Project description:Ramularia leaf spot caused by the fungus <i>Ramularia collo-cygni</i>, has recently become widespread in Estonian barley fields. Currently, disease control in barley fields relies on SDHI and DMI fungicides, which might be threatened by <i>R. collo-cygni</i> isolates that are well-adapted to fungicide pressure. In a two-year study, 353 <i>R. collo-cygni</i> isolates were collected from spring barley fields in Estonia. A total of 153 <i>R. collo-cygni</i> isolates were examined for sensitivity to azoles (DMIs; prothioconazole-desthio, epoxiconazole, mefentrifluconazole) and succinate dehydrogenase inhibitors (SDHIs; boscalid, fluxapyroxad). Epoxiconazole was the least effective and a new fungicide mefentrifluconazole was the most effective DMI. Among SDHIs, fluxapyroxad was more effective than boscalid. Also, single <i>R. collo-cygni</i> isolates with high resistance to tested fungicides occurred, which could affect fungicide control of the pathogen. The entire collection of <i>R. collo-cygni</i> was analysed for mutations in fungicide target proteins. Six mutations were identified in <i>CYP51</i> gene, the most dominant being I381T, I384T, and S459C. Also, numerous point mutations in the <i>SdhC</i> gene were present. The mutation G143A in strobilurin target protein CytB dominates in over 80% of the <i>R. collo-cygni</i> population, confirming the low efficacy of strobilurin fungicides in barley disease control.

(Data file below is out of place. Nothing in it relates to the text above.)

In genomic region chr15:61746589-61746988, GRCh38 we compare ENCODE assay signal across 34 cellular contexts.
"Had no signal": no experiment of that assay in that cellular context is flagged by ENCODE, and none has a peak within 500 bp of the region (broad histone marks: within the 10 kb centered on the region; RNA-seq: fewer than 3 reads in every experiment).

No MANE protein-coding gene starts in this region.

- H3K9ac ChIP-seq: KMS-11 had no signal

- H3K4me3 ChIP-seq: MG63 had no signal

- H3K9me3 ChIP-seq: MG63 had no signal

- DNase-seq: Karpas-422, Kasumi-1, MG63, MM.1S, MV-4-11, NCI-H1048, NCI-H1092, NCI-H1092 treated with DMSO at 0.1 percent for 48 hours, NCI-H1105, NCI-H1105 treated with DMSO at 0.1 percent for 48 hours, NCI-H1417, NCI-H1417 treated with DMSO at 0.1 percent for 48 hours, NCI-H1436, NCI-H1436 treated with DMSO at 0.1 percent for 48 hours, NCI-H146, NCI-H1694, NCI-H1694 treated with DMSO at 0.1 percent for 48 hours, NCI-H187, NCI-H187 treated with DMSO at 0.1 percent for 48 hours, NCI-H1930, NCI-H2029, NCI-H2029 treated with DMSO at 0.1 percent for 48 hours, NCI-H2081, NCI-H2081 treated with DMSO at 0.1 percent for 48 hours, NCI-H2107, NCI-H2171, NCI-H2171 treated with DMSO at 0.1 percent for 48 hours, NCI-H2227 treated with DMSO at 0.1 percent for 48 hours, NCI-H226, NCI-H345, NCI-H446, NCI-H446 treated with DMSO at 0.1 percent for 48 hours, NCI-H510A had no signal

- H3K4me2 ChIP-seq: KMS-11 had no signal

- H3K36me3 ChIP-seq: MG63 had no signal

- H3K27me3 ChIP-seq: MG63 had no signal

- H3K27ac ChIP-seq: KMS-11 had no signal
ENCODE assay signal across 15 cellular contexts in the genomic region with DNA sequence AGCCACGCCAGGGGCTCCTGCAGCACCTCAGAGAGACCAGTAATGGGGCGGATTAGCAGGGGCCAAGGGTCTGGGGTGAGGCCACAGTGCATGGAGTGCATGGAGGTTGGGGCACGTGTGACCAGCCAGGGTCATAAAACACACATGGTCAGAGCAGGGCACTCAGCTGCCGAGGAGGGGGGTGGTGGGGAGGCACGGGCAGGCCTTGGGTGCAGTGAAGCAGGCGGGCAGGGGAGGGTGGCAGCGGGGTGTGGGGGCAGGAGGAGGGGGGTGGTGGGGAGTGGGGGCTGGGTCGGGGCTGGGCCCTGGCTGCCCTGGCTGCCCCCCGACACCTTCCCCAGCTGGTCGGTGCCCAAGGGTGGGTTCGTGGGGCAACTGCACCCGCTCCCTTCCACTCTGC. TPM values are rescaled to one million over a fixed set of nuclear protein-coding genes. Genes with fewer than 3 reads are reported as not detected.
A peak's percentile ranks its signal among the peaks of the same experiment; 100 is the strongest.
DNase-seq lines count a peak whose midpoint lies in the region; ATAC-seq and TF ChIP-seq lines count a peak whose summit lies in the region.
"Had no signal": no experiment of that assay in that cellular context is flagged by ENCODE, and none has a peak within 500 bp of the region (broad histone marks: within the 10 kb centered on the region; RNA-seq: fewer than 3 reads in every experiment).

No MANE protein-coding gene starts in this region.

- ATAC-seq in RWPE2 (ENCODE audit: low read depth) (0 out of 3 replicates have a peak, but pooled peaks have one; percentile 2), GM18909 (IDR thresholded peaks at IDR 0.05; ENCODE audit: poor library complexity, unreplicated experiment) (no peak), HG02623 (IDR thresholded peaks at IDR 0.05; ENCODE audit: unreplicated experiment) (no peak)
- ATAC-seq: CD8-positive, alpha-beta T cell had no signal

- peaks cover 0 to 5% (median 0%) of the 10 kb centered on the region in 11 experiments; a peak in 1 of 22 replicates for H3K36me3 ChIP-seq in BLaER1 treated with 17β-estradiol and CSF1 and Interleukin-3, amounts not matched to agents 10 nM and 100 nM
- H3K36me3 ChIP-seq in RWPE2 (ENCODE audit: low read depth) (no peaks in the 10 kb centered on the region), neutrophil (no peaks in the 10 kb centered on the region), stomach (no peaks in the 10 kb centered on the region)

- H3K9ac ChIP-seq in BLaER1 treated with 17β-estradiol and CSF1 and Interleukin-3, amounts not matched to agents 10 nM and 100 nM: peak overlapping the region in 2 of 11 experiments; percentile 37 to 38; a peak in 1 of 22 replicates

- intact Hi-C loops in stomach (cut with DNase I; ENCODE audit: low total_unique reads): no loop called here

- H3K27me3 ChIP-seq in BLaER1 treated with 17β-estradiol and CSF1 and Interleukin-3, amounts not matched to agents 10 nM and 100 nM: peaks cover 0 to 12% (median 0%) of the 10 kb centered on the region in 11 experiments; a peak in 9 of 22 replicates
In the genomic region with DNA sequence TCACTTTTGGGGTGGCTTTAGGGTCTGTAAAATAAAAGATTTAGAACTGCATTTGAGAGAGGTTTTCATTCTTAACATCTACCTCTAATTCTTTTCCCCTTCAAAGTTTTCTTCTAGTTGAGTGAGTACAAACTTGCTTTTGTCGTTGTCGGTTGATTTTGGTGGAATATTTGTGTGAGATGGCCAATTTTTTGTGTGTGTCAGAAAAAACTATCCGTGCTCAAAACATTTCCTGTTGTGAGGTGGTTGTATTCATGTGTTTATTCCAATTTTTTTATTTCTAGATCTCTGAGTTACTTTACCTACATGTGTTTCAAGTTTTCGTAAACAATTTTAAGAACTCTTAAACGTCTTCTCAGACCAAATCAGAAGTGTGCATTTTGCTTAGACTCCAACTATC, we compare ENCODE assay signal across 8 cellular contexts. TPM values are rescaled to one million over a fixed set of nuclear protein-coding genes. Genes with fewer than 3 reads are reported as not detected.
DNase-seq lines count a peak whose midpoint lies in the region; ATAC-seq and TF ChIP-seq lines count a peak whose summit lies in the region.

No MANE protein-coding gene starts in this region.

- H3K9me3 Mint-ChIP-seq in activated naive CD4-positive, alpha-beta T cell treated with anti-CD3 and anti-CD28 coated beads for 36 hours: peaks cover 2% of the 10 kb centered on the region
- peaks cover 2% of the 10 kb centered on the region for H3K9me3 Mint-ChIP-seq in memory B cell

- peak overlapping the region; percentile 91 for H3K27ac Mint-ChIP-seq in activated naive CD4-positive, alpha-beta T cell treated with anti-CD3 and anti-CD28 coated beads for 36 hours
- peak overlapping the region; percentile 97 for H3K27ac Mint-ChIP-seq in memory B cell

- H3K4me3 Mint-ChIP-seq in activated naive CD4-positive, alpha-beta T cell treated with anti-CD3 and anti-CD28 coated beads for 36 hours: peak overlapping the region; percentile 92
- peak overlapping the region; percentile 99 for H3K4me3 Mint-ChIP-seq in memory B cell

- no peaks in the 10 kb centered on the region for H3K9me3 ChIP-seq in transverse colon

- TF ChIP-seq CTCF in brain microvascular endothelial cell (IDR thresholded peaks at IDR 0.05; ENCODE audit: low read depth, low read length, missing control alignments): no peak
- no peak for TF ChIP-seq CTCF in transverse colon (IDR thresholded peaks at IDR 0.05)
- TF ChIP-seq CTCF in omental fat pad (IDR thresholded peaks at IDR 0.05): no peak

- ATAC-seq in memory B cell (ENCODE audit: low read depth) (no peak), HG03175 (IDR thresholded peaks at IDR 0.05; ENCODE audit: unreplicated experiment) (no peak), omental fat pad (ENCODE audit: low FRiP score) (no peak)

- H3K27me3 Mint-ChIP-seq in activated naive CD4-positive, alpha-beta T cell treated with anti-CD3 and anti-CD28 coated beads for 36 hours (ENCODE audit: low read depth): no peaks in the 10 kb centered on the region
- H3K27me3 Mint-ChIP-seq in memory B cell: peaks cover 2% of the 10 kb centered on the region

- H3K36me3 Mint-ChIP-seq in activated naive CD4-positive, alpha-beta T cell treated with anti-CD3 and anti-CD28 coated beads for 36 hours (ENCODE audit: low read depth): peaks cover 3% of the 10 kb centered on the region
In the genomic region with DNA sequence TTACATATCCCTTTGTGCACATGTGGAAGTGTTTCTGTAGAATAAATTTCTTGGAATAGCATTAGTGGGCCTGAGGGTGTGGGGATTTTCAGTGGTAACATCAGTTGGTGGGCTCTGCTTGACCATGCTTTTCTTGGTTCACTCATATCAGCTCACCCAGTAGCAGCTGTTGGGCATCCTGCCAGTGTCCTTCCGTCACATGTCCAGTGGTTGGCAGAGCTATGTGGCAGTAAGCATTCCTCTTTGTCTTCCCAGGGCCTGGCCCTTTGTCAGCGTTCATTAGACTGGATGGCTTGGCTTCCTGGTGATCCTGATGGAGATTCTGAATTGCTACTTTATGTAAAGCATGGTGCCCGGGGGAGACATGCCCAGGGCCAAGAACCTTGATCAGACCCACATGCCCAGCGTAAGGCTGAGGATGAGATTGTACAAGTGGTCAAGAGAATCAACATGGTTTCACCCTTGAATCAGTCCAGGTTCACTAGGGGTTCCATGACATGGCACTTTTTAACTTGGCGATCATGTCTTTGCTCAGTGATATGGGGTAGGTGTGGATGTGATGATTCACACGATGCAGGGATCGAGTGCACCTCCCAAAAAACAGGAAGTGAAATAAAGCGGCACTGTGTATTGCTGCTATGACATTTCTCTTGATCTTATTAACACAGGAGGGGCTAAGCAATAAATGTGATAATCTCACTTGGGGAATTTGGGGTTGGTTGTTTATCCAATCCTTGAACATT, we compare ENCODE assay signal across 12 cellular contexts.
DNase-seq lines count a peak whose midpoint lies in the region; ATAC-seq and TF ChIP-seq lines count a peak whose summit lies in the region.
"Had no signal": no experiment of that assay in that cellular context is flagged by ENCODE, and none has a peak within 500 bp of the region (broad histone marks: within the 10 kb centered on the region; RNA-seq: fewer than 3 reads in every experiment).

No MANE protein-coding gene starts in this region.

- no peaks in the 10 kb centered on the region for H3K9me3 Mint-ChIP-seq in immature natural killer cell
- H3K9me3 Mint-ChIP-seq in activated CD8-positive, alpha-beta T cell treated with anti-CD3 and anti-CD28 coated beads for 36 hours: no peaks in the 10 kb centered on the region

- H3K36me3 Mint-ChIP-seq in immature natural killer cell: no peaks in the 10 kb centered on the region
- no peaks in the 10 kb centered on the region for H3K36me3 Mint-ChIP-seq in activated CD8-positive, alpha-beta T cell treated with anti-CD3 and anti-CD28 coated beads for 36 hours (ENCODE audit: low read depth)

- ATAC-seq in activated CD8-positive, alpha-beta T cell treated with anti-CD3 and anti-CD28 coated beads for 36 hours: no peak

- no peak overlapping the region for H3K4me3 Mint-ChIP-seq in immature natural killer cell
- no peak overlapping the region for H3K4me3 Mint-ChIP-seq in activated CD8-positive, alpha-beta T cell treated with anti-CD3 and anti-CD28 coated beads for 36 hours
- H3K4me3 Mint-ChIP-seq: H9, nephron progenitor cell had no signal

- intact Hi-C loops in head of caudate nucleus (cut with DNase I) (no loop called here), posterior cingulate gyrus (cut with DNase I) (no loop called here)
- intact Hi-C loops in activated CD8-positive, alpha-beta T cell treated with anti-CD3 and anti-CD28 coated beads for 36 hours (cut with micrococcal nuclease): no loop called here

Project description:Strobilurin fungicides are widely used in agricultural production due to their broad-spectrum and fungal mitochondrial inhibitory activities. However, their massive application has restrained the growth of eukaryotic algae and increased collateral damage in freshwater systems, notably harmful cyanobacterial blooms (HCBs). In this study, a strobilurin fungicide-degrading strain, <i>Hyphomicrobium</i> sp. strain DY-1, was isolated and characterized successfully. Moreover, a novel esterase gene, <i>strH</i>, responsible for the de-esterification of strobilurin fungicides, was cloned, and the enzymatic properties of StrH were studied. For trifloxystrobin, StrH displayed maximum activity at 50°C and pH 7.0. The catalytic efficiencies (<i>k</i> <sub>cat</sub>/<i>K<sub>m</sub></i> ) of StrH for different strobilurin fungicides were 196.32 ± 2.30 μM<sup>-1</sup> · s<sup>-1</sup> (trifloxystrobin), 4.64 ± 0.05 μM<sup>-1</sup> · s<sup>-1</sup> (picoxystrobin), 2.94 ± 0.02 μM<sup>-1</sup> · s<sup>-1</sup> (pyraclostrobin), and (2.41 ± 0.19)×10<sup>-2 </sup>μM<sup>-1</sup> · s<sup>-1</sup> (azoxystrobin). StrH catalyzed the de-esterification of a variety of strobilurin fungicides, generating the corresponding parent acid to achieve the detoxification of strobilurin fungicides and relieve strobilurin fungicide growth inhibition of <i>Chlorella</i> This research will provide insight into the microbial remediation of strobilurin fungicide-contaminated environments.<b>IMPORTANCE</b> Strobilurin fungicides have been widely acknowledged as an essential group of pesticides worldwide. So far, their residues and toxic effects on aquatic organisms have been reported in different parts of the world. Microbial degradation can eliminate xenobiotics from the environment. Therefore, the degradation of strobilurin fungicides by microorganisms has also been reported. However, little is known about the involvement of enzymes or genes in strobilurin fungicide degradation. In this study, a novel esterase gene responsible for the detoxification of strobilurin fungicides, <i>strH</i>, was cloned in the newly isolated strain <i>Hyphomicrobium</i> sp. DY-1. This degradation process detoxifies the strobilurin fungicides and relieves their growth inhibition of <i>Chlorella</i>.